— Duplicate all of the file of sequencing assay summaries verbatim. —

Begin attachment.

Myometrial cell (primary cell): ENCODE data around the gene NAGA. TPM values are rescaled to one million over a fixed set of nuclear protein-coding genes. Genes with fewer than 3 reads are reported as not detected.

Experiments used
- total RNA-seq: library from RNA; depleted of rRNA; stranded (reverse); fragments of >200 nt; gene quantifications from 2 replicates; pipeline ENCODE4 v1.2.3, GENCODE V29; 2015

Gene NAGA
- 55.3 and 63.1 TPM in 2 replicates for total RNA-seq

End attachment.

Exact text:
Myometrial cell (primary cell): ENCODE data around the gene NAGA. TPM values are rescaled to one million over a fixed set of nuclear protein-coding genes. Genes with fewer than 3 reads are reported as not detected.

Experiments used
- total RNA-seq: library from RNA; depleted of rRNA; stranded (reverse); fragments of >200 nt; gene quantifications from 2 replicates; pipeline ENCODE4 v1.2.3, GENCODE V29; 2015

Gene NAGA
- 55.3 and 63.1 TPM in 2 replicates for total RNA-seq